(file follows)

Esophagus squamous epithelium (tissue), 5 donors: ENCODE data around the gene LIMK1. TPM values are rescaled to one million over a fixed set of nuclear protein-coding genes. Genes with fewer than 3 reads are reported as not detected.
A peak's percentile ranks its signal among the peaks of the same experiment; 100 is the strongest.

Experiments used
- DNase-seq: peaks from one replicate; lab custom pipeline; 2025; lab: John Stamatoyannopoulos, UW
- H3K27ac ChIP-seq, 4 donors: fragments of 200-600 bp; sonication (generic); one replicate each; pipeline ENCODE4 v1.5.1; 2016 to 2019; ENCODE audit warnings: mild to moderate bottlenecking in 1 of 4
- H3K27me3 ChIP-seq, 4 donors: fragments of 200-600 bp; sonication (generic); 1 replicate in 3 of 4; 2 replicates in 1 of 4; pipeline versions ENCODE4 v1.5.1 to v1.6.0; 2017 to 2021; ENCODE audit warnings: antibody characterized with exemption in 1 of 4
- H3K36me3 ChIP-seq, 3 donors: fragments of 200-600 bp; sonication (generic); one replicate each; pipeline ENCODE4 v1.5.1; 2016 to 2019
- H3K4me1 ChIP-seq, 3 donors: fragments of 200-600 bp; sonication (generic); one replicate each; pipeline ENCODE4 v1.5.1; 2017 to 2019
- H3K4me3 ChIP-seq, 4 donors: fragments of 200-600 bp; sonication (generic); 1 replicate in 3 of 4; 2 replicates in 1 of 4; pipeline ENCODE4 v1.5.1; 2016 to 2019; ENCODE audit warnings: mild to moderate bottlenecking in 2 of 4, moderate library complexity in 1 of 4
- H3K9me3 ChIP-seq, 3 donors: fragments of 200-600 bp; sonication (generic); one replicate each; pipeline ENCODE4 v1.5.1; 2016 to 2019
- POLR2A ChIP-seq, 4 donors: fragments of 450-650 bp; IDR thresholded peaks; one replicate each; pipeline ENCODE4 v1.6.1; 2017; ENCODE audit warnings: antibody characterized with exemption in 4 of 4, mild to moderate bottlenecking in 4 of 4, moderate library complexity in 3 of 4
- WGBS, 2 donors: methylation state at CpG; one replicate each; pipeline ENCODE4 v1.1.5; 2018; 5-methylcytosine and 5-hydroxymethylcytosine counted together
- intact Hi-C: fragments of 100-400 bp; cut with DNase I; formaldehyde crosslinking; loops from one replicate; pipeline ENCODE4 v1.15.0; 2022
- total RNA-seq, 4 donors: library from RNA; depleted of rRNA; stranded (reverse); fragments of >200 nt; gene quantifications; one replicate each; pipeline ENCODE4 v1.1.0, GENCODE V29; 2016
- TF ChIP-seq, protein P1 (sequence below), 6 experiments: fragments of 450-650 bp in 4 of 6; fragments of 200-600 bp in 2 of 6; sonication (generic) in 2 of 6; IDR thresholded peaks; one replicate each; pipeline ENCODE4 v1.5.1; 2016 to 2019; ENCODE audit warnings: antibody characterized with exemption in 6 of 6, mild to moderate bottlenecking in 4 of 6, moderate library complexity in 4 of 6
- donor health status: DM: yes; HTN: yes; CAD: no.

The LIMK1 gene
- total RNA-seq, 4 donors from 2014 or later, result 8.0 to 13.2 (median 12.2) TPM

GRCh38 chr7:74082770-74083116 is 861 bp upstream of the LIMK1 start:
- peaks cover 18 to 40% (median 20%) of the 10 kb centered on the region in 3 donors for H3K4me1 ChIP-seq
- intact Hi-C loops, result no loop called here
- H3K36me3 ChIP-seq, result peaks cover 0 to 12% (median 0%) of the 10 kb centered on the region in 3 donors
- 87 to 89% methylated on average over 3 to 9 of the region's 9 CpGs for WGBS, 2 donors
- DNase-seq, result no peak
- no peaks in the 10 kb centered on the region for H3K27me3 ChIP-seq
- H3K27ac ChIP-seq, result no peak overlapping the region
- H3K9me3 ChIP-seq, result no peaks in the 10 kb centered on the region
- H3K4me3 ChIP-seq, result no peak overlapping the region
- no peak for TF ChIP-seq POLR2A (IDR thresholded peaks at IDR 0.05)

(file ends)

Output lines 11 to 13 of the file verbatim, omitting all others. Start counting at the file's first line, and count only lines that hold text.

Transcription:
- POLR2A ChIP-seq, 4 donors: fragments of 450-650 bp; IDR thresholded peaks; one replicate each; pipeline ENCODE4 v1.6.1; 2017; ENCODE audit warnings: antibody characterized with exemption in 4 of 4, mild to moderate bottlenecking in 4 of 4, moderate library complexity in 3 of 4
- WGBS, 2 donors: methylation state at CpG; one replicate each; pipeline ENCODE4 v1.1.5; 2018; 5-methylcytosine and 5-hydroxymethylcytosine counted together
- intact Hi-C: fragments of 100-400 bp; cut with DNase I; formaldehyde crosslinking; loops from one replicate; pipeline ENCODE4 v1.15.0; 2022